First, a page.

For isolation of inclusion bodies, an overnight culture of Escherichia coli BL21 (DE3) cells harboring pET28a/fliC was diluted 100-fold in LB medium (1 liter) containing kanamycin and incubated at 37 °C with shaking. When the OD600 of the culture reached 0.8, IPTG was added to a final concentration of 1 mM. After 21 h, the induced cells were harvested by centrifugation at 6500 g for 10 min at 4 ºC. A cell pellet obtained from a 1 L culture was resuspended in 50 ml lysis buffer (50 mM Tris-HCl pH 8.0, 300 mM NaCl, 20 mM β-mercaptoethanol (2-ME), 1 mM PMSF, 10 mM imidazole, 1% (v/v) Triton X-100) and incubated for 1 h at room temperature (RT) for proper lysis. The PMSF inhibit the proteolytic degradation of protein. Lysozyme lyophilized powder obtained from chicken egg white (BIO BASIC CANADA INC.) at a concentration of 0.1 mg/ml and DNase (0.01 mg/ml) were also added to the suspension and further incubated for 30 min at RT. The lysate was clarified by centrifugation (9000 g, 4 ºC, and 25 min). The pellets (approximately 3 g wet weight) that contained inclusion bodies (IBs) were resuspended in 50 ml of buffer A (20 mM sodium phosphate pH 8.0 and 300 mM NaCl). The insoluble fraction was collected by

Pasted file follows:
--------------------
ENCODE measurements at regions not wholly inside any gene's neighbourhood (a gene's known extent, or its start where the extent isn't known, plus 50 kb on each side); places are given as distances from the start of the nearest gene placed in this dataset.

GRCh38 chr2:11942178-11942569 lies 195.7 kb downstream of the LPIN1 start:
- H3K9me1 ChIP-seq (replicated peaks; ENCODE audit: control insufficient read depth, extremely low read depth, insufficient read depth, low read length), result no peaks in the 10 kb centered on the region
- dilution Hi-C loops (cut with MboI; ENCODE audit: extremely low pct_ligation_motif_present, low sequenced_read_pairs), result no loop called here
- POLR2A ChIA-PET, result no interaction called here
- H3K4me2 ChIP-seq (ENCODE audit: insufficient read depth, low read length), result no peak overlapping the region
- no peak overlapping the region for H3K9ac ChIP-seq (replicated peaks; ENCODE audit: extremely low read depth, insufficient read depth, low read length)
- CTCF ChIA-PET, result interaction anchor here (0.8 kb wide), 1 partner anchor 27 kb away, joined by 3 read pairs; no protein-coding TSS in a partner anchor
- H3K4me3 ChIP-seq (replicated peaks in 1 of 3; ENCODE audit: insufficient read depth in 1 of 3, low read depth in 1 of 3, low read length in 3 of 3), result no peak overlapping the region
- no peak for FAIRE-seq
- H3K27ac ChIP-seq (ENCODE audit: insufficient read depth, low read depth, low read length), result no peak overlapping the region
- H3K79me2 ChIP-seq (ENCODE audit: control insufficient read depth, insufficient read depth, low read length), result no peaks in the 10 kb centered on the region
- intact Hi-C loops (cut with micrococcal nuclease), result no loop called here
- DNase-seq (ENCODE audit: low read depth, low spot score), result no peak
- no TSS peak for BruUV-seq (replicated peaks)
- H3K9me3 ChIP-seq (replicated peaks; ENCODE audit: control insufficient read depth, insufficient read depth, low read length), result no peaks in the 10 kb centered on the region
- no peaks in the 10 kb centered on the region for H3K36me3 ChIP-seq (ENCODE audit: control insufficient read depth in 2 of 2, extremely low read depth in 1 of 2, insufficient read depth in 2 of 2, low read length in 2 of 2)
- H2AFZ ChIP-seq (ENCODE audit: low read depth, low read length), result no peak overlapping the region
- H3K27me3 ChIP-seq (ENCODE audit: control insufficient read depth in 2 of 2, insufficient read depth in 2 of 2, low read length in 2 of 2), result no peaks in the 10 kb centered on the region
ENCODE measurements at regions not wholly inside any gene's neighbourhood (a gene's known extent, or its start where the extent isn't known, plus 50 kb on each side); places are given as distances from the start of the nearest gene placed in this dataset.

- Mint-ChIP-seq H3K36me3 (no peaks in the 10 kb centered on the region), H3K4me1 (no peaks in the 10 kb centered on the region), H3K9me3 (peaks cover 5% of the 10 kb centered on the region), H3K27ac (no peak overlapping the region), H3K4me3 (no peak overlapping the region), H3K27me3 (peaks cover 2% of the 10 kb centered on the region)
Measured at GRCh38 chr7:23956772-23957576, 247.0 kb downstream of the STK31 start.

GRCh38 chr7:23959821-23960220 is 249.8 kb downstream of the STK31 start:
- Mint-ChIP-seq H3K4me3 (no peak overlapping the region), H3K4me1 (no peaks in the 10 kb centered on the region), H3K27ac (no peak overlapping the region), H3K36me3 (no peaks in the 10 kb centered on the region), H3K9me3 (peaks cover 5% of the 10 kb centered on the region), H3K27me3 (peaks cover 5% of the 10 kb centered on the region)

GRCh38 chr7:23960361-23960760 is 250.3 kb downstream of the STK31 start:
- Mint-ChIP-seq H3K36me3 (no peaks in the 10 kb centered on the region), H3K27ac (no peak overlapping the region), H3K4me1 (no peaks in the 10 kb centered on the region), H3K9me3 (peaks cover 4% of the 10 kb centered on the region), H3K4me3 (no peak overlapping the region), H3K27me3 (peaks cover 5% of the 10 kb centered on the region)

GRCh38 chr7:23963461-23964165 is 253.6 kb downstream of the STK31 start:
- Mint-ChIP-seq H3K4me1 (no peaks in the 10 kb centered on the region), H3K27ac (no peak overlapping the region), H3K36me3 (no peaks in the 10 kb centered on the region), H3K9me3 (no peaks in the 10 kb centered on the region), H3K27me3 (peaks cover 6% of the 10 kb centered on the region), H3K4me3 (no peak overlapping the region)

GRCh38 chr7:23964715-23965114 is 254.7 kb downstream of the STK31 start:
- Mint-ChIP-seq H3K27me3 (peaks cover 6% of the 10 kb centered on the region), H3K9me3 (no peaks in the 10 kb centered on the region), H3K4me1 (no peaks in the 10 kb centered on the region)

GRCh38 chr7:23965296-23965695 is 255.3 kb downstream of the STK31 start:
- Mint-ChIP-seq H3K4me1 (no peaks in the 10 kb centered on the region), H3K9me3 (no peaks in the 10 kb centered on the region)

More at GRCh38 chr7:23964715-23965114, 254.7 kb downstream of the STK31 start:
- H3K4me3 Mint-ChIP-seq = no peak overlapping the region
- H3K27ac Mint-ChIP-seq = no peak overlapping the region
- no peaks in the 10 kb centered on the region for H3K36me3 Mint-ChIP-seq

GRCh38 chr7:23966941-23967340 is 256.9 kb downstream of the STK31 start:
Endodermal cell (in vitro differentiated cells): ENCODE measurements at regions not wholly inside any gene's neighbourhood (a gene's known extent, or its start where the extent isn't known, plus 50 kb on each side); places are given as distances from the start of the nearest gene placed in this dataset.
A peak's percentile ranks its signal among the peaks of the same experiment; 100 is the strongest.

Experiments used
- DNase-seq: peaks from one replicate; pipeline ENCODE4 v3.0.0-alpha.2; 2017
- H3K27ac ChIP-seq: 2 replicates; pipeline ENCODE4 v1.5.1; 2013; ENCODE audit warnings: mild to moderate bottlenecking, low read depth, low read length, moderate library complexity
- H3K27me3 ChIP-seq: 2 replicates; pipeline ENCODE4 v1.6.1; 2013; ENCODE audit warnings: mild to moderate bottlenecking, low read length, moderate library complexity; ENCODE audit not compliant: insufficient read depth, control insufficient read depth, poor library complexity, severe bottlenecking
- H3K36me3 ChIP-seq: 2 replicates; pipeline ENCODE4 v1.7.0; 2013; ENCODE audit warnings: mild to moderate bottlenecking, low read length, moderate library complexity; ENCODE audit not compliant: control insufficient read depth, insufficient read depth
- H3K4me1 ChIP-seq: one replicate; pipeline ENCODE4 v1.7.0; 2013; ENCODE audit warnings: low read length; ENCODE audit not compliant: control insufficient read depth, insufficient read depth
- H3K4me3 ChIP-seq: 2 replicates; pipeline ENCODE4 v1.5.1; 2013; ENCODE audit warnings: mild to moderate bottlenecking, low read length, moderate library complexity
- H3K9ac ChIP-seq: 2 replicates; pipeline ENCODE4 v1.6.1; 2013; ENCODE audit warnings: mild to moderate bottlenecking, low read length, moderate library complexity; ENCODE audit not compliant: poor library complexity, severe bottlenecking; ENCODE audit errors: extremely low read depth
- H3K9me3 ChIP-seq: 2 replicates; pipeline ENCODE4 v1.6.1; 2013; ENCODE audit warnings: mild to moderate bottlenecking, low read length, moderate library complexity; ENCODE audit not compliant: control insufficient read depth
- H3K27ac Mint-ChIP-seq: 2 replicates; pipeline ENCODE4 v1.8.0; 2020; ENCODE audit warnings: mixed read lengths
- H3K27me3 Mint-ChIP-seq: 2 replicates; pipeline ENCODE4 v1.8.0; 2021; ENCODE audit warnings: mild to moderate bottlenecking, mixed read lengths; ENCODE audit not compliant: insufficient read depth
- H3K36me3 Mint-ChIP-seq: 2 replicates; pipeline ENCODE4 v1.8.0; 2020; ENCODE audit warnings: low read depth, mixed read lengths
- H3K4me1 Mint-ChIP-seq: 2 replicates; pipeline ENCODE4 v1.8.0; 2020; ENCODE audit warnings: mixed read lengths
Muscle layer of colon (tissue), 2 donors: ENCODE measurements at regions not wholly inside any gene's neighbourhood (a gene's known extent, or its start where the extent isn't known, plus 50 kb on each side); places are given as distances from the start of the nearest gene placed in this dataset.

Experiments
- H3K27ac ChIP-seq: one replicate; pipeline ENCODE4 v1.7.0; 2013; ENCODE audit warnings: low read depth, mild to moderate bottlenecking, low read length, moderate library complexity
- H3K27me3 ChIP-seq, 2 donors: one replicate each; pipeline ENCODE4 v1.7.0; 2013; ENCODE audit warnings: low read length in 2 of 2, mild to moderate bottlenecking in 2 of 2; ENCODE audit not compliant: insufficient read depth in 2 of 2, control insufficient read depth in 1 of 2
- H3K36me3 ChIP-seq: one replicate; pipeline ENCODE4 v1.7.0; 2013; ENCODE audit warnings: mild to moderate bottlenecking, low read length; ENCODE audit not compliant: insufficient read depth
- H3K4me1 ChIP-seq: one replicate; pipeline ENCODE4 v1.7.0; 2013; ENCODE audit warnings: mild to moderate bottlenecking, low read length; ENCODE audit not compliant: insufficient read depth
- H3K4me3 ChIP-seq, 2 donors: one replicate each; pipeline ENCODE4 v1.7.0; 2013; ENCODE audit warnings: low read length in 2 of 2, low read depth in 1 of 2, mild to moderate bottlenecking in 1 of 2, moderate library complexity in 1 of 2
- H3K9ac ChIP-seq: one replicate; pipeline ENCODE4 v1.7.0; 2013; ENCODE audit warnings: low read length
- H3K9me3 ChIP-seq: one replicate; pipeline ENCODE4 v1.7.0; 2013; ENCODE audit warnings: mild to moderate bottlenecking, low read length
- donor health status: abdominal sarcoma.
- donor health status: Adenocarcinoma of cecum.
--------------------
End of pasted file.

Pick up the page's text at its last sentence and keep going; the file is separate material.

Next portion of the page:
centrifugation (9000 g for 40 min at 4 ºC).

Solubilization, refolding and purification of r-B-flagellin